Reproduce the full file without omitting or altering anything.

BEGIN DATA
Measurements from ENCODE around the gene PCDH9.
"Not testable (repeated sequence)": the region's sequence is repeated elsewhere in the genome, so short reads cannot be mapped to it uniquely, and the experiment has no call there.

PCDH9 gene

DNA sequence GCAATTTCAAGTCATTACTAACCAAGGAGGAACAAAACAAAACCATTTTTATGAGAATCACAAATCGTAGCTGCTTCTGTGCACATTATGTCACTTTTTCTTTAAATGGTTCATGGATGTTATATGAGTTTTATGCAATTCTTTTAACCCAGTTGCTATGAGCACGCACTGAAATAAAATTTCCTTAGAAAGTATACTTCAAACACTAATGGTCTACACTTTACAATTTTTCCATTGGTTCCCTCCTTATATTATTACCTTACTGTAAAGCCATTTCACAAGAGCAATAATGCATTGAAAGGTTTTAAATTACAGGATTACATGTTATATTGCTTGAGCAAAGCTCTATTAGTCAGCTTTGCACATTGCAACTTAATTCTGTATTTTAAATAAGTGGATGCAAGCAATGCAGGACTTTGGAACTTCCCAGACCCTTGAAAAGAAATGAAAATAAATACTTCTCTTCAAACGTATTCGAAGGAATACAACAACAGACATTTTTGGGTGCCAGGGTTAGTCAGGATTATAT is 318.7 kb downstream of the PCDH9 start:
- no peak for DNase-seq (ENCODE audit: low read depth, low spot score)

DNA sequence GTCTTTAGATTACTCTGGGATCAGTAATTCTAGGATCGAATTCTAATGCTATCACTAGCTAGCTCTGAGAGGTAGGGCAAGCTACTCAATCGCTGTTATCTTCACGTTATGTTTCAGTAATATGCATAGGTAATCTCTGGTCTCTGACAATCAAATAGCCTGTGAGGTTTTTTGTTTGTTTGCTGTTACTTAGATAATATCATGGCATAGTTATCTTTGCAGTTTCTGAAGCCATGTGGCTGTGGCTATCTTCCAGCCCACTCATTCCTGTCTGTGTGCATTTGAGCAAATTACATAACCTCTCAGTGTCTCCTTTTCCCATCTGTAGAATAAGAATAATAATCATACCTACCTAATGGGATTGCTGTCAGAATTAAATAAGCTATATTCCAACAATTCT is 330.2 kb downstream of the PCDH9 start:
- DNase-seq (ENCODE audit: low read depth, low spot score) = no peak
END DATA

Measurements from ENCODE around the gene PCDH9.
"Not testable (repeated sequence)": the region's sequence is repeated elsewhere in the genome, so short reads cannot be mapped to it uniquely, and the experiment has no call there.

PCDH9 gene

DNA sequence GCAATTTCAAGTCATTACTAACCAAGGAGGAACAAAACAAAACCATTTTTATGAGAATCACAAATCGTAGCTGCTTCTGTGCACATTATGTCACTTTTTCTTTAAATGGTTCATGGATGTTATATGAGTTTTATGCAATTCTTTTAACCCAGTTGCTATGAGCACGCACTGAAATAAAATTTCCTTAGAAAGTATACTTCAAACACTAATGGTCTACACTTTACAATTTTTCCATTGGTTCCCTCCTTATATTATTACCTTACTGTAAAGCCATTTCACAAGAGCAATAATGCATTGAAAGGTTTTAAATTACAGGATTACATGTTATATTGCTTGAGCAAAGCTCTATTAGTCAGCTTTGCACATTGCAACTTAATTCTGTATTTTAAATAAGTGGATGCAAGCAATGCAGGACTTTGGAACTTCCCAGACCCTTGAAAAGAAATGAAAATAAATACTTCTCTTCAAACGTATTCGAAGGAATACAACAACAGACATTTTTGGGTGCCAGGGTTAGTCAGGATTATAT is 318.7 kb downstream of the PCDH9 start:
- no peak for DNase-seq (ENCODE audit: low read depth, low spot score)

DNA sequence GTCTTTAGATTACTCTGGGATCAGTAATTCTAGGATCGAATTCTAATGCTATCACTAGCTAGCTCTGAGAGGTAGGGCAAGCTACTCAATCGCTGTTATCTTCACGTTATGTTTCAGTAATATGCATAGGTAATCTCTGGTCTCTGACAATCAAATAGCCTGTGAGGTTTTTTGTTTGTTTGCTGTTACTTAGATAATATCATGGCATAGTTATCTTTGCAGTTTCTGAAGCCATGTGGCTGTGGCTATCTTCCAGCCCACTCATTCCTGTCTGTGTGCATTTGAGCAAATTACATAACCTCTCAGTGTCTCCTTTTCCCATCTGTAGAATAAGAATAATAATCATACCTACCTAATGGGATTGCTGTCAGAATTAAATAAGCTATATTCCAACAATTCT is 330.2 kb downstream of the PCDH9 start:
- DNase-seq (ENCODE audit: low read depth, low spot score) = no peak